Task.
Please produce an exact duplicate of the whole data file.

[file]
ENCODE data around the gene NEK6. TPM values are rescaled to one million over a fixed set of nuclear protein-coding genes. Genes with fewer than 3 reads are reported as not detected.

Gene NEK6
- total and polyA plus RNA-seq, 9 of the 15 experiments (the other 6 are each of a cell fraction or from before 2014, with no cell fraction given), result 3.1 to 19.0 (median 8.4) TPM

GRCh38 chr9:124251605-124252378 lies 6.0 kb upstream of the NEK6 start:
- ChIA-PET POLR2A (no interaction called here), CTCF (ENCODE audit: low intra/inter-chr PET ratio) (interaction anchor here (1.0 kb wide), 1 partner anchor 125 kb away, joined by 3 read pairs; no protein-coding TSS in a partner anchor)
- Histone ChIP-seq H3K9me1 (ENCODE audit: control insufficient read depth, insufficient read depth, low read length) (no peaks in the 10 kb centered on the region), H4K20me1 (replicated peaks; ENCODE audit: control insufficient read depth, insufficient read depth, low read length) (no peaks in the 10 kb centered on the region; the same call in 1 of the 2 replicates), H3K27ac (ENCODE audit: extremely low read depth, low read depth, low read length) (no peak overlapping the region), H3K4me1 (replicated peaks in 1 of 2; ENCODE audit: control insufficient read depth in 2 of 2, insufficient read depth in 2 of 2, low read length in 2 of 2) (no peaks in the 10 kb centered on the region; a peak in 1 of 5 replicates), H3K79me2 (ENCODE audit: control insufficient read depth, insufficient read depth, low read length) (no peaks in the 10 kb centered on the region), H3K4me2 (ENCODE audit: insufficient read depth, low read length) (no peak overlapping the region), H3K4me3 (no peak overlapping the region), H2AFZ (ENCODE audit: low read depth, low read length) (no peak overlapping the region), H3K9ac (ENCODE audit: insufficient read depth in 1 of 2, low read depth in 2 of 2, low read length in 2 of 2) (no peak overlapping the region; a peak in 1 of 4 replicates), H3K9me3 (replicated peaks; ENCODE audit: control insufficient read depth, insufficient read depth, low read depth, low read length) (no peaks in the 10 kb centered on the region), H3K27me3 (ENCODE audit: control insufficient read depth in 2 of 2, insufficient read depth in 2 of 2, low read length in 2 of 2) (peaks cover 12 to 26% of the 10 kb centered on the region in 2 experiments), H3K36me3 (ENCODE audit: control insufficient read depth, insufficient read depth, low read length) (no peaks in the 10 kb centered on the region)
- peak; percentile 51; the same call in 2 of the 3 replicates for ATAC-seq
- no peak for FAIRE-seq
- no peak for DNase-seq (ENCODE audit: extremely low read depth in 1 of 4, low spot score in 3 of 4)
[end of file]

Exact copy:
ENCODE data around the gene NEK6. TPM values are rescaled to one million over a fixed set of nuclear protein-coding genes. Genes with fewer than 3 reads are reported as not detected.

Gene NEK6
- total and polyA plus RNA-seq, 9 of the 15 experiments (the other 6 are each of a cell fraction or from before 2014, with no cell fraction given), result 3.1 to 19.0 (median 8.4) TPM

GRCh38 chr9:124251605-124252378 lies 6.0 kb upstream of the NEK6 start:
- ChIA-PET POLR2A (no interaction called here), CTCF (ENCODE audit: low intra/inter-chr PET ratio) (interaction anchor here (1.0 kb wide), 1 partner anchor 125 kb away, joined by 3 read pairs; no protein-coding TSS in a partner anchor)
- Histone ChIP-seq H3K9me1 (ENCODE audit: control insufficient read depth, insufficient read depth, low read length) (no peaks in the 10 kb centered on the region), H4K20me1 (replicated peaks; ENCODE audit: control insufficient read depth, insufficient read depth, low read length) (no peaks in the 10 kb centered on the region; the same call in 1 of the 2 replicates), H3K27ac (ENCODE audit: extremely low read depth, low read depth, low read length) (no peak overlapping the region), H3K4me1 (replicated peaks in 1 of 2; ENCODE audit: control insufficient read depth in 2 of 2, insufficient read depth in 2 of 2, low read length in 2 of 2) (no peaks in the 10 kb centered on the region; a peak in 1 of 5 replicates), H3K79me2 (ENCODE audit: control insufficient read depth, insufficient read depth, low read length) (no peaks in the 10 kb centered on the region), H3K4me2 (ENCODE audit: insufficient read depth, low read length) (no peak overlapping the region), H3K4me3 (no peak overlapping the region), H2AFZ (ENCODE audit: low read depth, low read length) (no peak overlapping the region), H3K9ac (ENCODE audit: insufficient read depth in 1 of 2, low read depth in 2 of 2, low read length in 2 of 2) (no peak overlapping the region; a peak in 1 of 4 replicates), H3K9me3 (replicated peaks; ENCODE audit: control insufficient read depth, insufficient read depth, low read depth, low read length) (no peaks in the 10 kb centered on the region), H3K27me3 (ENCODE audit: control insufficient read depth in 2 of 2, insufficient read depth in 2 of 2, low read length in 2 of 2) (peaks cover 12 to 26% of the 10 kb centered on the region in 2 experiments), H3K36me3 (ENCODE audit: control insufficient read depth, insufficient read depth, low read length) (no peaks in the 10 kb centered on the region)
- peak; percentile 51; the same call in 2 of the 3 replicates for ATAC-seq
- no peak for FAIRE-seq
- no peak for DNase-seq (ENCODE audit: extremely low read depth in 1 of 4, low spot score in 3 of 4)